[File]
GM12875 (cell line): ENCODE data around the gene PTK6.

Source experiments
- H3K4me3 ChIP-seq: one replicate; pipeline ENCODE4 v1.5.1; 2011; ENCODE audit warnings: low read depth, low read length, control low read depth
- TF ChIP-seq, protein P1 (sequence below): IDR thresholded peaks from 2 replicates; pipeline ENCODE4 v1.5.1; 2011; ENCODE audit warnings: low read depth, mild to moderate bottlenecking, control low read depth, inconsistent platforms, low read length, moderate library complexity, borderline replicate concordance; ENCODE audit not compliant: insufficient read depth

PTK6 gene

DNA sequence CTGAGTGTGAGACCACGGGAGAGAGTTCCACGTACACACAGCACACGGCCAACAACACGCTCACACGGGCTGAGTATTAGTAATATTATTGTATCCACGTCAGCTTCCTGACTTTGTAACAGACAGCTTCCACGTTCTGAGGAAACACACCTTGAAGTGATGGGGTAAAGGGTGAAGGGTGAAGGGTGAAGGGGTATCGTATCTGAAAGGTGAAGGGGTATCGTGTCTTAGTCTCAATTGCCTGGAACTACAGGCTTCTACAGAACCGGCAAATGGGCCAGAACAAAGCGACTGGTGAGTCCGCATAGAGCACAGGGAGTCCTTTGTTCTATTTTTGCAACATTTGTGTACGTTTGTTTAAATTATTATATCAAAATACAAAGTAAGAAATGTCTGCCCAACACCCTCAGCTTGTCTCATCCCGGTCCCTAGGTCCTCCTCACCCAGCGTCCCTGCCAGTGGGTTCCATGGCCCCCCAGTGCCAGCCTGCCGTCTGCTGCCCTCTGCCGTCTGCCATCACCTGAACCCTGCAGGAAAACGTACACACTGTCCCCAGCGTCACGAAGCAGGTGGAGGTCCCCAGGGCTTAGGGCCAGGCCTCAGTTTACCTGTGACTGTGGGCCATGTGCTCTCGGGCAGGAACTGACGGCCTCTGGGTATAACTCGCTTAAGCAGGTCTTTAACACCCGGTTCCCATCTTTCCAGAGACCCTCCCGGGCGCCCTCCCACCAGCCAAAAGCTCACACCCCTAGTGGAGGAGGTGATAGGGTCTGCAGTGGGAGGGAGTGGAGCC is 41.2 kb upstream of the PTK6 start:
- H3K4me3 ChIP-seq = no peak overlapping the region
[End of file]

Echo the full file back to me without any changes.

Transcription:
GM12875 (cell line): ENCODE data around the gene PTK6.

Source experiments
- H3K4me3 ChIP-seq: one replicate; pipeline ENCODE4 v1.5.1; 2011; ENCODE audit warnings: low read depth, low read length, control low read depth
- TF ChIP-seq, protein P1 (sequence below): IDR thresholded peaks from 2 replicates; pipeline ENCODE4 v1.5.1; 2011; ENCODE audit warnings: low read depth, mild to moderate bottlenecking, control low read depth, inconsistent platforms, low read length, moderate library complexity, borderline replicate concordance; ENCODE audit not compliant: insufficient read depth

PTK6 gene

DNA sequence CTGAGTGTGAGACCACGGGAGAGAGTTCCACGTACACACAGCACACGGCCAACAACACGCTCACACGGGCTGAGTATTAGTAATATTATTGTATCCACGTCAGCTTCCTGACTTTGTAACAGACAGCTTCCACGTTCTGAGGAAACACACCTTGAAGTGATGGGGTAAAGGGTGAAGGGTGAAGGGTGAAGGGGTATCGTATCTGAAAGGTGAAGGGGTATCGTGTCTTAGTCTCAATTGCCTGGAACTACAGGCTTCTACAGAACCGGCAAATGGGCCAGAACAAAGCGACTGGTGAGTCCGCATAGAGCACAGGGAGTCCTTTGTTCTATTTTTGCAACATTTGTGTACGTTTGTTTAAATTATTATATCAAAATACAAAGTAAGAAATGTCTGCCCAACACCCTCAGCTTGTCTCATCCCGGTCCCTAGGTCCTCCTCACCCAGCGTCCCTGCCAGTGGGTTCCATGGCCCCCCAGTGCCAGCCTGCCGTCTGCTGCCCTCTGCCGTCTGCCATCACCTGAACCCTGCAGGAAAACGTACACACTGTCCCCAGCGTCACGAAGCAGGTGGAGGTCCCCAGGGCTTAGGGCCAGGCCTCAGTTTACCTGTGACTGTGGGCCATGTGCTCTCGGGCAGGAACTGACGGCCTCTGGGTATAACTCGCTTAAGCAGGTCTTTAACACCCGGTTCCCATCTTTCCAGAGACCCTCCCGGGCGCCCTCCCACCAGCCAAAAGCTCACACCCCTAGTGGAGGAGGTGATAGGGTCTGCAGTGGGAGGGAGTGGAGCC is 41.2 kb upstream of the PTK6 start:
- H3K4me3 ChIP-seq = no peak overlapping the region